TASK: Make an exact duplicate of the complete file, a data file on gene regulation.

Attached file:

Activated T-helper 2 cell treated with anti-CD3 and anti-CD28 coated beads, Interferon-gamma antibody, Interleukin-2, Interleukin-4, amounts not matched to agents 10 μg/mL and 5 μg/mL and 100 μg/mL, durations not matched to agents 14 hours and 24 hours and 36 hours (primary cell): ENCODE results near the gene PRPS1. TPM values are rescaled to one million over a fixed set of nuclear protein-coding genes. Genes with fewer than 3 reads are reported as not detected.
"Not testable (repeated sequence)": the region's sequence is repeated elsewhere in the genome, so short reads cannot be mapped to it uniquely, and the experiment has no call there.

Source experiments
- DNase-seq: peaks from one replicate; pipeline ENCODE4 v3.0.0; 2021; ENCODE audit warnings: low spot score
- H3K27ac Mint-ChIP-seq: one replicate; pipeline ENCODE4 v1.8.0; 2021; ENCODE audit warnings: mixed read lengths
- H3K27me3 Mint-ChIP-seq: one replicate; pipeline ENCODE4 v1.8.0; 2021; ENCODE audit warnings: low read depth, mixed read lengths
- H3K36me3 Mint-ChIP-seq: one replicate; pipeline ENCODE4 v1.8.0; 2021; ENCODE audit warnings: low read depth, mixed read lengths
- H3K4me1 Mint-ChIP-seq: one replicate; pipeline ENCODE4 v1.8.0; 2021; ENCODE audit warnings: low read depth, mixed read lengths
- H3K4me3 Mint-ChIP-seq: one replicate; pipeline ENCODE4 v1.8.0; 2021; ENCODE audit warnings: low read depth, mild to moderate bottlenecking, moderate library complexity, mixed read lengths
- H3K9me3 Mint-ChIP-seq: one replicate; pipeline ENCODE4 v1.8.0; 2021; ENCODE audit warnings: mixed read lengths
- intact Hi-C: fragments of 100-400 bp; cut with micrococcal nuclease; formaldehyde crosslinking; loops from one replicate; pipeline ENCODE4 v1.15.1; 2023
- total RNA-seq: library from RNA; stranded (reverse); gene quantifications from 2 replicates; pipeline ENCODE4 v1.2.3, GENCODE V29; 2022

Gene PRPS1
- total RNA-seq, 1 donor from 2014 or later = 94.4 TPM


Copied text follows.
Activated T-helper 2 cell treated with anti-CD3 and anti-CD28 coated beads, Interferon-gamma antibody, Interleukin-2, Interleukin-4, amounts not matched to agents 10 μg/mL and 5 μg/mL and 100 μg/mL, durations not matched to agents 14 hours and 24 hours and 36 hours (primary cell): ENCODE results near the gene PRPS1. TPM values are rescaled to one million over a fixed set of nuclear protein-coding genes. Genes with fewer than 3 reads are reported as not detected.
"Not testable (repeated sequence)": the region's sequence is repeated elsewhere in the genome, so short reads cannot be mapped to it uniquely, and the experiment has no call there.

Source experiments
- DNase-seq: peaks from one replicate; pipeline ENCODE4 v3.0.0; 2021; ENCODE audit warnings: low spot score
- H3K27ac Mint-ChIP-seq: one replicate; pipeline ENCODE4 v1.8.0; 2021; ENCODE audit warnings: mixed read lengths
- H3K27me3 Mint-ChIP-seq: one replicate; pipeline ENCODE4 v1.8.0; 2021; ENCODE audit warnings: low read depth, mixed read lengths
- H3K36me3 Mint-ChIP-seq: one replicate; pipeline ENCODE4 v1.8.0; 2021; ENCODE audit warnings: low read depth, mixed read lengths
- H3K4me1 Mint-ChIP-seq: one replicate; pipeline ENCODE4 v1.8.0; 2021; ENCODE audit warnings: low read depth, mixed read lengths
- H3K4me3 Mint-ChIP-seq: one replicate; pipeline ENCODE4 v1.8.0; 2021; ENCODE audit warnings: low read depth, mild to moderate bottlenecking, moderate library complexity, mixed read lengths
- H3K9me3 Mint-ChIP-seq: one replicate; pipeline ENCODE4 v1.8.0; 2021; ENCODE audit warnings: mixed read lengths
- intact Hi-C: fragments of 100-400 bp; cut with micrococcal nuclease; formaldehyde crosslinking; loops from one replicate; pipeline ENCODE4 v1.15.1; 2023
- total RNA-seq: library from RNA; stranded (reverse); gene quantifications from 2 replicates; pipeline ENCODE4 v1.2.3, GENCODE V29; 2022

Gene PRPS1
- total RNA-seq, 1 donor from 2014 or later = 94.4 TPM